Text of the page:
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Alok Sharma

Relaxation of insolvency rules welcomed

A relaxation of the insolvency rules to help businesses weather the storm of coronavirus has been welcomed by business groups.

New rules will allow companies to continue buying supplies such as raw materials or energy while they attempt a rescue.

There will also be a temporary suspension of wrongful trading provisions for company directors to remove the threat of personal liability during the pandemic, which will apply retrospectively from March 1.

Business secretary Alok Sharma said the government will give firms that are facing bankruptcy “extra time to weather the storm and be ready when the crisis ends while ensuring that creditors get the best return possible.”

He added: “It is crucial that when the crisis passes, as it will, we are ready to bounce back.”

There will also be a temporary suspension of wrongful trading provisions for company directors to remove the threat of personal liability during the pandemic, which will apply retrospectively from March 1.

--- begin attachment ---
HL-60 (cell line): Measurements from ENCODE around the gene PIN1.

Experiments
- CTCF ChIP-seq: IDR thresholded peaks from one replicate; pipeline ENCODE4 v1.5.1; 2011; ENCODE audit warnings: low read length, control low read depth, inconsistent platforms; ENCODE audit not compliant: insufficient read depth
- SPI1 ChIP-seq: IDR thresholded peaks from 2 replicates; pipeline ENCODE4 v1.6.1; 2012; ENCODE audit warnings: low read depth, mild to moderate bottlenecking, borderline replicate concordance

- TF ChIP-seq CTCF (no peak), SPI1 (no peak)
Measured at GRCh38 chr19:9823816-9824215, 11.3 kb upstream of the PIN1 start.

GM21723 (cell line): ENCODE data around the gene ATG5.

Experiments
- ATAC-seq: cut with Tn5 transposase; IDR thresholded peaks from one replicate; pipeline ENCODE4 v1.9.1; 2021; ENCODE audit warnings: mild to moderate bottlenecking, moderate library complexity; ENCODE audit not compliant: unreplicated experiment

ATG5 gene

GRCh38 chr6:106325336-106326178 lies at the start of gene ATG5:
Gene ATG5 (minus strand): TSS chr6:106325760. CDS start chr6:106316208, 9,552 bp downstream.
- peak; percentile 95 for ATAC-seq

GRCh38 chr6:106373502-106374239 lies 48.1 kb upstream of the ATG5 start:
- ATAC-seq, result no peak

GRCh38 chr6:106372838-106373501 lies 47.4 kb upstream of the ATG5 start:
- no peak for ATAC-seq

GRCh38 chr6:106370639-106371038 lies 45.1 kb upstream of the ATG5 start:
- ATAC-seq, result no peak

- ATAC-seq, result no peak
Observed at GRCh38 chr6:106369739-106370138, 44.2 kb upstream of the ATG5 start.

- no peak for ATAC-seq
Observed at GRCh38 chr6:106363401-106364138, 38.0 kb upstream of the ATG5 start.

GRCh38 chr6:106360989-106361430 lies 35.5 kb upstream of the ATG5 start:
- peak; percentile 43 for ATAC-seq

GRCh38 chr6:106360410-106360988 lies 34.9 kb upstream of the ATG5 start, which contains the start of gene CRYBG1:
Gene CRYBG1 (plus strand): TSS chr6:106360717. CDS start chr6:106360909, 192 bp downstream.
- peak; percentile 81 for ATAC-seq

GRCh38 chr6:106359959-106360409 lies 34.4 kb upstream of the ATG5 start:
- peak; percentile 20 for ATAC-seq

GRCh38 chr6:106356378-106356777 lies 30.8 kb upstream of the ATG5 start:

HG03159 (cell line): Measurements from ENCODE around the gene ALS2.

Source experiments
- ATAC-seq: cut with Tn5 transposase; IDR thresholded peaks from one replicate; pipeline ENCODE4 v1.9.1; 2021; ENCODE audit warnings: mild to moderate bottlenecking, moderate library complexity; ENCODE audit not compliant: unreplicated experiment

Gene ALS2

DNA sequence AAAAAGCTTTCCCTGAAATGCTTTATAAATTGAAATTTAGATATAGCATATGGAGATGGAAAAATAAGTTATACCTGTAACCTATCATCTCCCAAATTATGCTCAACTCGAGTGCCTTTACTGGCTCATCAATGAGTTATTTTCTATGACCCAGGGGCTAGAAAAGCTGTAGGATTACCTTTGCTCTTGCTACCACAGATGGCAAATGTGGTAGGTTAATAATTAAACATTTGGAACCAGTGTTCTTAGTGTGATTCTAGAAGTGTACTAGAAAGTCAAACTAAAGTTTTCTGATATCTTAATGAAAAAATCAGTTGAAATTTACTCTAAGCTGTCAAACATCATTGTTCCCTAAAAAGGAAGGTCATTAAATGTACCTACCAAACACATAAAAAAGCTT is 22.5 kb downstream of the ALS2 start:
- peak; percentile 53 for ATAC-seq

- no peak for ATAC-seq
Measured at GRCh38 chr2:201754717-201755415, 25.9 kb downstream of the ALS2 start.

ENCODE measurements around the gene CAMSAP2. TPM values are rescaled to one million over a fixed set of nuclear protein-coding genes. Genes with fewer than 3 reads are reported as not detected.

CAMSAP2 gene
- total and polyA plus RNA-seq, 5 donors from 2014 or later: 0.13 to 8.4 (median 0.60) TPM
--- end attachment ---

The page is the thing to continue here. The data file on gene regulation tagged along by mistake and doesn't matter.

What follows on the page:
Matthew Fell, chief UK policy director at the Confederation of British Industry, said: “The CBI welcomes these interventions at a critical time for business.

“The temporary suspension of wrongful trading provisions, along with other measures, will give much-needed headroom for company directors to enable otherwise viable businesses to use the government’s support package and weather this crisis.”

And Phil Smith, managing director of Business West, said: “Businesses will welcome the government’s sensible steps to amend insolvency laws to help protect companies weakened by the impact of coronavirus.

“It is right that the rules on wrongful trading are temporarily suspended to ensure that directors are not penalised for doing all they can to save companies and jobs during this turbulent period.

“Companies that were viable before the outbreak must be supported to ensure they can help power the recovery when the immediate crisis is over.

“Cashflow remains an urgent concern for many businesses, so it’s vital that government support packages reach businesses and people on the ground as soon as possible.”